Uber and others see lasting change to payment habits
The initial adoption wave that mobile and contactless payments have ridden during the first months of the coronavirus pandemic is likely to continue as companies adjust business models to make embedded payment methods a key part of their strategy.
Earlier this month, Uber Technologies agreed to acquire Postmates in a $2.65 billion all-stock deal to expand its food delivery services — and help offset the loss of ride-sharing revenue because people are sheltered at home. It represents significant transformation for the payments industry in that it further pushes consumer habits' toward digital, embedded payments.
"Uber buying Postmates is a big splash and it matters in the payments world because it is one more situation that will force people to use their digital wallets, and not cash, for food items," said Ryan Patel, senior fellow with the Drucker School of Management.
"It's another example of people getting more comfortable with digital payments," Patel said during a recent Worldpay/FIS webinar on global payments trends. "It foreshadows a lot of different things, in that knowing how you integrate payments technology for the end user is super important."
Uber may not have its plan for Postmates in place just yet, but "if Uber wants to be successful and more profitable, the payment has to be really smooth," Patel said. "You can't just throw it into Uber Eats and wish everyone is going to be able to do it. Many companies go ahead and enter a partnership, but don't make the ordering and payment any smoother for the end user."
When taking into account the economic hardships the pandemic has created for merchants and consumers, another payment trend — the concept of buy now, pay later — is likely to become increasingly popular in e-commerce and multi-channel scenarios.
As an indication of its growing popularity, more than 130,000 merchants worldwide offer Klarna instant financing. Klarna raised $460 million in funding last year to push the Swedish company's valuation to about $5.5 billion.
Ultimately, the buy now, pay later model is going to become a "have to have" service for merchants, said Kevin Hennessy, vice president of strategic solutions at Worldpay/FIS.
"When thinking about the different demographics over time, layaway payments have been extremely popular for more than 40 years, but the popularity waned some recently and credit card debt has gone up exponentially over time for a lot of people," Hennessy said.
It is likely that Generation Z consumers, who are more comfortable in sharing information, will view the buy now, pay later option as a tool for responsible spending, Hennessy said.
"This is not a debit instrument or a credit instrument," he added. "This is for when you don't want to put yourself in a position to have bad credit card debt, while pushing healthier spending."
As other companies like Affirm, Afterpay and Splitit bring different installment payment models to the point of sale or e-commerce checkout, merchants will have to determine what works best for them based on market demographics.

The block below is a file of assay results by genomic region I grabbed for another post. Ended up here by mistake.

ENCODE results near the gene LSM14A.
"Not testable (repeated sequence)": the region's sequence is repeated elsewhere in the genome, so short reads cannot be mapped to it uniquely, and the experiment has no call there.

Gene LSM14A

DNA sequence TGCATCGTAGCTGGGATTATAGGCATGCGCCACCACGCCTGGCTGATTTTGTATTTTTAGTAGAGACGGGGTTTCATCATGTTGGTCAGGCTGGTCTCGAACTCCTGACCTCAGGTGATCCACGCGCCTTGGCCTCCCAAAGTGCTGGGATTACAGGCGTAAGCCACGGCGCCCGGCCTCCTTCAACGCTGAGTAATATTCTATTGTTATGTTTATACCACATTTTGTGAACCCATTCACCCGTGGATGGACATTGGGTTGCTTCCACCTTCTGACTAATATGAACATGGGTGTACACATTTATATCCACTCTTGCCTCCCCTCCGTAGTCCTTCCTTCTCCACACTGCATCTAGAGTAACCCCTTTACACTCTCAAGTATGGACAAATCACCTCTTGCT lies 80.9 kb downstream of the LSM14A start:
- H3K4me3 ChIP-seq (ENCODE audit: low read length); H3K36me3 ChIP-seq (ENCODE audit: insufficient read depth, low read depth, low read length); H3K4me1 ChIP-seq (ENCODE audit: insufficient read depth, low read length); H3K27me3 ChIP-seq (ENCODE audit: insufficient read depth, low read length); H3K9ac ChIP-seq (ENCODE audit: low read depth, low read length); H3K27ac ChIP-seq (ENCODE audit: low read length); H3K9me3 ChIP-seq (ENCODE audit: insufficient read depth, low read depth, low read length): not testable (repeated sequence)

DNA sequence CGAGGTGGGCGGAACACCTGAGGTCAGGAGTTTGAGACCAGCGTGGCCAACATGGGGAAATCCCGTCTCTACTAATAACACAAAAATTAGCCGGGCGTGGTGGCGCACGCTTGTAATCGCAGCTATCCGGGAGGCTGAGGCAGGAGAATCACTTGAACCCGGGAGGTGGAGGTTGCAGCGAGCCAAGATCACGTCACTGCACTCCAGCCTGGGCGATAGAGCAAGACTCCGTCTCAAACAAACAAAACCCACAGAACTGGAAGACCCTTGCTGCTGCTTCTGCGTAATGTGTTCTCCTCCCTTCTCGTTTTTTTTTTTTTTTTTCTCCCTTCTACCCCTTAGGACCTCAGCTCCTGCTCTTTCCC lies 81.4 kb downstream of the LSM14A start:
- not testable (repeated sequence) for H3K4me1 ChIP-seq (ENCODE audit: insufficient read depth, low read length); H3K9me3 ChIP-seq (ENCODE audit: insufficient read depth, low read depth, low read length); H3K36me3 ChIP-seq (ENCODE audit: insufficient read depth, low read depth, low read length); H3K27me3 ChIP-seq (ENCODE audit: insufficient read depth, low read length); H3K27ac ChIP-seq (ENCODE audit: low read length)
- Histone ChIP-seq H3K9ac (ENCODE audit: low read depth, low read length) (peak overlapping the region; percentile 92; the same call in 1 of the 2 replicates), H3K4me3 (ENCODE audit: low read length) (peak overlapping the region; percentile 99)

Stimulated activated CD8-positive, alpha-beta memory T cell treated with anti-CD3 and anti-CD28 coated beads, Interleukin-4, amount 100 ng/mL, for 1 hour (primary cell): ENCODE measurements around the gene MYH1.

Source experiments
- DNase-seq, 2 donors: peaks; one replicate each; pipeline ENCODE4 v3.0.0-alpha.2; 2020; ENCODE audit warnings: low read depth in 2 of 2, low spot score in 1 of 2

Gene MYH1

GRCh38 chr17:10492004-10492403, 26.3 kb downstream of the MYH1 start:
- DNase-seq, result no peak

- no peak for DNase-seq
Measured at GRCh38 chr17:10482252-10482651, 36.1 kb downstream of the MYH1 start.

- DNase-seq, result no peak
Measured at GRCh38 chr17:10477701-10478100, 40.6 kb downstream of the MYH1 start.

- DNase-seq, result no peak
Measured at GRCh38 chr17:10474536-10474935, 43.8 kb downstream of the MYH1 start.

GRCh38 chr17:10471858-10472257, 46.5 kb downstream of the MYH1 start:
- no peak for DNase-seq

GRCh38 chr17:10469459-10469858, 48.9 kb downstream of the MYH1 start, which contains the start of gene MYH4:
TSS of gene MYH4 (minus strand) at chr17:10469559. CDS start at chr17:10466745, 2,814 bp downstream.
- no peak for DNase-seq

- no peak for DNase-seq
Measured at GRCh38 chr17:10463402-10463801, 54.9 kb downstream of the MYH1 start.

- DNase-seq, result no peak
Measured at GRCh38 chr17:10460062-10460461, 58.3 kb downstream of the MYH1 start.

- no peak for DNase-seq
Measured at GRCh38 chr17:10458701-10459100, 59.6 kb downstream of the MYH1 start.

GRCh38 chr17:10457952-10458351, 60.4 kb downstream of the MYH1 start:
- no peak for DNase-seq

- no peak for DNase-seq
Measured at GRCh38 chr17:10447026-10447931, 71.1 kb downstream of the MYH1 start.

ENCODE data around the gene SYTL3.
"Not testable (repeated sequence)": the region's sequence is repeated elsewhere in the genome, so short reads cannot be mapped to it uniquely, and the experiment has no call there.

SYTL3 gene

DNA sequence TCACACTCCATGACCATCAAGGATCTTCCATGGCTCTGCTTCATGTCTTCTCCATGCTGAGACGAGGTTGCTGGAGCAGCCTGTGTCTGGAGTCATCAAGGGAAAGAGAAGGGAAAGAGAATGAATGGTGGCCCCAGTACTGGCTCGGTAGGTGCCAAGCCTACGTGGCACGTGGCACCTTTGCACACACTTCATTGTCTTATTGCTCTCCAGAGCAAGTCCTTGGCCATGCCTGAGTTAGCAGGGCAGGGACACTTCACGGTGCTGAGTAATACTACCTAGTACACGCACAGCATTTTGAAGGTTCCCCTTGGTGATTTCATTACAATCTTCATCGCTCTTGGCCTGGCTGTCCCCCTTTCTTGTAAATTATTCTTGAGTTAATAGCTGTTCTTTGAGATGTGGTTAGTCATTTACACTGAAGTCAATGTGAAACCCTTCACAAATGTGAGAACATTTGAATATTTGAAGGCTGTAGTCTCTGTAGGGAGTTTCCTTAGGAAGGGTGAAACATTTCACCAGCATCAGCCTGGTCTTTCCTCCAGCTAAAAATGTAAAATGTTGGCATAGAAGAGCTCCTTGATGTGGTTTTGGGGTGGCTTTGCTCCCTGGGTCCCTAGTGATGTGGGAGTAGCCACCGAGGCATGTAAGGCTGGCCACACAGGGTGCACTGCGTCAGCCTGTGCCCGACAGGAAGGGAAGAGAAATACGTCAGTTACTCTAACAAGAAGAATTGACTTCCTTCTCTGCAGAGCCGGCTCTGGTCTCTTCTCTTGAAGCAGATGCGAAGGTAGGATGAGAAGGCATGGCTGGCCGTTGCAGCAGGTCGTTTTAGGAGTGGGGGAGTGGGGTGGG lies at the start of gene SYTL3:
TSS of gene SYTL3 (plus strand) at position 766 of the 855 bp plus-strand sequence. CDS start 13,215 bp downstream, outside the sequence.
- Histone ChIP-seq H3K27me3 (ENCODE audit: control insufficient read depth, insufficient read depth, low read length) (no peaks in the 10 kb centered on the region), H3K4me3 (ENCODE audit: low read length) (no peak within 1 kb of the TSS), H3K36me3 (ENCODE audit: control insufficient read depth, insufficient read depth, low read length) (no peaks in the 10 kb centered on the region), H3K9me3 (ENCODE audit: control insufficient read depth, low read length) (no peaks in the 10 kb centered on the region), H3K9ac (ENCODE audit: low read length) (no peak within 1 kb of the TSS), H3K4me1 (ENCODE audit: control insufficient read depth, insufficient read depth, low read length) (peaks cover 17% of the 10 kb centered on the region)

According to the latest Worldpay Global Payments Report, the buy now, pay later option has become 2.8% of the e-commerce market worldwide, growing quickly and forecast to be at $165 billion by 2023 in e-commerce alone.
Countries with the fastest growing use of buy now, pay later are those that had a percentage of transactions handled with that method in 2019, according to the report. Sweden was at the top at 25%, with Norway at 13%, while Argentina, Finland and the Netherlands each had 8% of its e-commerce transactions through that payment method. Belgium was at 6% and Denmark at 7%.
Others projected to grow in 2020 because of the pandemic include the U.K. at 3%, Japan and France at 2% of transactions as buy now, pay later; and the U.S. at only 1%.
Overall, the move toward digital payments in North America is likely to double over the next few years, putting the U.S. and Canada on tracks similar to what the Asia and Pacific regions have enjoyed. More than 70% of transactions in China currently come through a digital wallet, the report noted.
"Over the last six months, we have seen the trend change, as one in four transactions in the U.S. are now through a digital wallet, and one in five in Canada is digital," Hennesy said. "We will see this double in the next few years."
Even though the COVID-19 pandemic has been a devastating health crisis and a major blow to global economies, it is not time for merchants to feel that all is lost.
"Do not leave money on the table and don't be saying you can't do something because of technology," Patel said. "This is the time to try something. Things are changing and you can't expect it to go back to normal, and we don't know what it all means right now."
As much as anything, merchants and consumers alike can't be thinking that brick and mortar retail is dead. It is not, Hennessy said, but it is changing. "It's a digital acceleration and you just have to be smarter about the omnichannel experience," he added.
"Be smart about handling customer profiles and targeted ads, and allowing flexibility for returns in the store, and having considerations for buy now, pay later for Generation Z," Hennessy said.